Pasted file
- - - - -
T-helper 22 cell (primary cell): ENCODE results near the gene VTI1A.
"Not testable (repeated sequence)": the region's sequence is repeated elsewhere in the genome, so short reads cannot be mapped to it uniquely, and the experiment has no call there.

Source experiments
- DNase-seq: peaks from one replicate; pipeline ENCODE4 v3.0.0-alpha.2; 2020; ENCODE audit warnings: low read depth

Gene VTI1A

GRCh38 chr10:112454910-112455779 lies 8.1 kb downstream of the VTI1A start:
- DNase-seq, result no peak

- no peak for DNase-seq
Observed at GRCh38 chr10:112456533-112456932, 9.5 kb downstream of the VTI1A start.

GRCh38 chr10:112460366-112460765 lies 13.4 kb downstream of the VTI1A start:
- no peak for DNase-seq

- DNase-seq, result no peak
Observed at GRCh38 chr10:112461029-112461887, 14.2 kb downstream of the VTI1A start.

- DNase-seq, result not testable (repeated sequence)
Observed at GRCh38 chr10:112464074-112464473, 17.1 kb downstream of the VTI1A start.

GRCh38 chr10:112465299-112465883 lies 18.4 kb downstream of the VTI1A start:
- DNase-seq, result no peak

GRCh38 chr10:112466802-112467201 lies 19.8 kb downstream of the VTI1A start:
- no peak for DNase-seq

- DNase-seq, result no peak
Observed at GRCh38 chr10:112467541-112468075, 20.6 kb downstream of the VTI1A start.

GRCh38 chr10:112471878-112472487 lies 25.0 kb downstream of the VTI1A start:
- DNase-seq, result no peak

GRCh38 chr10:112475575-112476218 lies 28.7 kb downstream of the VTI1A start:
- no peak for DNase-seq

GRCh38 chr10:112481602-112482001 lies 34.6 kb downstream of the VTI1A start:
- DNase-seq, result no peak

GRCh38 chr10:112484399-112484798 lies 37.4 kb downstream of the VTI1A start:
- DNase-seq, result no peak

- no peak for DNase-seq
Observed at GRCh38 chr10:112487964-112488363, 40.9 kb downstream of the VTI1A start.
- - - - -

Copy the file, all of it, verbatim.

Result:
T-helper 22 cell (primary cell): ENCODE results near the gene VTI1A.
"Not testable (repeated sequence)": the region's sequence is repeated elsewhere in the genome, so short reads cannot be mapped to it uniquely, and the experiment has no call there.

Source experiments
- DNase-seq: peaks from one replicate; pipeline ENCODE4 v3.0.0-alpha.2; 2020; ENCODE audit warnings: low read depth

Gene VTI1A

GRCh38 chr10:112454910-112455779 lies 8.1 kb downstream of the VTI1A start:
- DNase-seq, result no peak

- no peak for DNase-seq
Observed at GRCh38 chr10:112456533-112456932, 9.5 kb downstream of the VTI1A start.

GRCh38 chr10:112460366-112460765 lies 13.4 kb downstream of the VTI1A start:
- no peak for DNase-seq

- DNase-seq, result no peak
Observed at GRCh38 chr10:112461029-112461887, 14.2 kb downstream of the VTI1A start.

- DNase-seq, result not testable (repeated sequence)
Observed at GRCh38 chr10:112464074-112464473, 17.1 kb downstream of the VTI1A start.

GRCh38 chr10:112465299-112465883 lies 18.4 kb downstream of the VTI1A start:
- DNase-seq, result no peak

GRCh38 chr10:112466802-112467201 lies 19.8 kb downstream of the VTI1A start:
- no peak for DNase-seq

- DNase-seq, result no peak
Observed at GRCh38 chr10:112467541-112468075, 20.6 kb downstream of the VTI1A start.

GRCh38 chr10:112471878-112472487 lies 25.0 kb downstream of the VTI1A start:
- DNase-seq, result no peak

GRCh38 chr10:112475575-112476218 lies 28.7 kb downstream of the VTI1A start:
- no peak for DNase-seq

GRCh38 chr10:112481602-112482001 lies 34.6 kb downstream of the VTI1A start:
- DNase-seq, result no peak

GRCh38 chr10:112484399-112484798 lies 37.4 kb downstream of the VTI1A start:
- DNase-seq, result no peak

- no peak for DNase-seq
Observed at GRCh38 chr10:112487964-112488363, 40.9 kb downstream of the VTI1A start.